Colorado State Senator Stephen Fenberg (D-Boulder) on January 18 introduced a bill (SB17-089) –Concerning the rights of consumers of electricity to install electricity storage systems on their property – declaring that ratepayers have the right to “enhance the reliability and efficiency of the electric grid, save money, and reduce the need for additional electric generation facilities.”
Indeed, “The use of electrical storage systems is not just cost saving for the consumer but it helps reduce costs for all of Colorado’s [commercial and industrial] ratepayers,” Fenberg stated in introducing his measure at a meeting of the Business, Labor, and Technology Committee.
The bill directs the Colorado Public Utilities Commission to adopt rules under which:
- Residential and small commercial consumers can install electricity storage systems with a discharge rate of up to 25 kW alternating current (AC) for later use or to provide backup in case of an outage;
- The utility and interconnection approval process for photovoltaic solar plus storage systems must be simple and streamlined, subject to electrical code and safety requirements – but not more complex than existing approval requirements for photovoltaic installations;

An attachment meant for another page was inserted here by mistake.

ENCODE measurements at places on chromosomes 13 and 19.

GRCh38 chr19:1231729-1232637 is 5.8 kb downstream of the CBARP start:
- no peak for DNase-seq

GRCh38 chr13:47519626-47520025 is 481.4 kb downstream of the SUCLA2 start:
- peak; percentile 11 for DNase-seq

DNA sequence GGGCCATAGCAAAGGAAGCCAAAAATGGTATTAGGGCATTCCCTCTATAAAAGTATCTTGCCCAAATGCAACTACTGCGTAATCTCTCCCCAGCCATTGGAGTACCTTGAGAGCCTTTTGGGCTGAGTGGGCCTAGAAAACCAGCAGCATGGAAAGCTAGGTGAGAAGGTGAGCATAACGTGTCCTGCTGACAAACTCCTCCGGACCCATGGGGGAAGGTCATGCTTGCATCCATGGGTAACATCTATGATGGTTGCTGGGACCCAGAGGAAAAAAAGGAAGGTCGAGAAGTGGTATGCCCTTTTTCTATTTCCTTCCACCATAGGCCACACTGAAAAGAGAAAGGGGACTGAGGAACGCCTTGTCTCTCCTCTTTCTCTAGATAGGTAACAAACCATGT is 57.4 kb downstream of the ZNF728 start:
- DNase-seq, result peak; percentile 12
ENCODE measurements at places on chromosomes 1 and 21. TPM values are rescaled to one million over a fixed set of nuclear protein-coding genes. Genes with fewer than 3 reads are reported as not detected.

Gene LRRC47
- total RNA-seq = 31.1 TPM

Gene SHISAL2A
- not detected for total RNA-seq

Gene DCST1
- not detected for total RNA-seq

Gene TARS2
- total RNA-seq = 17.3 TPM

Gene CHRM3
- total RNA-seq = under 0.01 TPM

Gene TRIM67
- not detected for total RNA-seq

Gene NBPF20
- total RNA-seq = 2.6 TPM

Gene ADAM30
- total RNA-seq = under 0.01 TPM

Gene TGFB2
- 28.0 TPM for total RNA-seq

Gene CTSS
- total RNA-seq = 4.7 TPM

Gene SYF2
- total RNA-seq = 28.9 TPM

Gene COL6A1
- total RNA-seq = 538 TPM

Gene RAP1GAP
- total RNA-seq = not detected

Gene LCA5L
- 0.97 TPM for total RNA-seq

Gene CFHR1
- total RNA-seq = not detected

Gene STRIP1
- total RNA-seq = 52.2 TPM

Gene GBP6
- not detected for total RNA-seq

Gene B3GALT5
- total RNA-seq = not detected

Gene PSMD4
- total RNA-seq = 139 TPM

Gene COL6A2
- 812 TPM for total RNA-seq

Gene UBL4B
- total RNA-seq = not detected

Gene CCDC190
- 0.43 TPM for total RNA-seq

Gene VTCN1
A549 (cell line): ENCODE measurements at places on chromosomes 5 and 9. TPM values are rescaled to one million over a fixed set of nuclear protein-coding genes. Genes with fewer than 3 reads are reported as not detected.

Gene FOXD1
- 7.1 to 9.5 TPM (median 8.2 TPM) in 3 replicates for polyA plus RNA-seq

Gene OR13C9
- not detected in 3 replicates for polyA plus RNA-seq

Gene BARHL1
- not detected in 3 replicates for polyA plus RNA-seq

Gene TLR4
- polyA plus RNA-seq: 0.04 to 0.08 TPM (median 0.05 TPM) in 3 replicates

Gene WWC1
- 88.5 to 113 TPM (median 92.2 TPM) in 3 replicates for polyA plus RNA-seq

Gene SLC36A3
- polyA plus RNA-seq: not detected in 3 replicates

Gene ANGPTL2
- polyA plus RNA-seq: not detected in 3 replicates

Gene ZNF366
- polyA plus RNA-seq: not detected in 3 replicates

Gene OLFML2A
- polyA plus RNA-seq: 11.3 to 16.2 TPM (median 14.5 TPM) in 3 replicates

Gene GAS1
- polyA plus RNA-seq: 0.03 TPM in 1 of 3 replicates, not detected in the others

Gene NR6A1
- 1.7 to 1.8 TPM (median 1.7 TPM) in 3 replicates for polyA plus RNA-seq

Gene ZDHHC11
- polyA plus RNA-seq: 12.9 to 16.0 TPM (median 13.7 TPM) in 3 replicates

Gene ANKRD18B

- A utility whose customer installs electricity storage must use only a single revenue meter, unless the storage system exceeds a discharge rate of 25 kW AC; and
- Any applicable standby charges, minimum charges, additional meter charges, or other fees or charges are identical as between customers with electricity storage systems and those without.
The bill’s first test will be a hearing by the committee. The date and time of that hearing have not yet been determined.
In related news, earlier this month, the Oregon Public Utility Commission provided guidelines on how Pacific Power and Portland General Electric – both of which are covered by the energy storage law HB2193 because they have over 25,000 retail customers – could select storage system providers and present proposals to the PUC.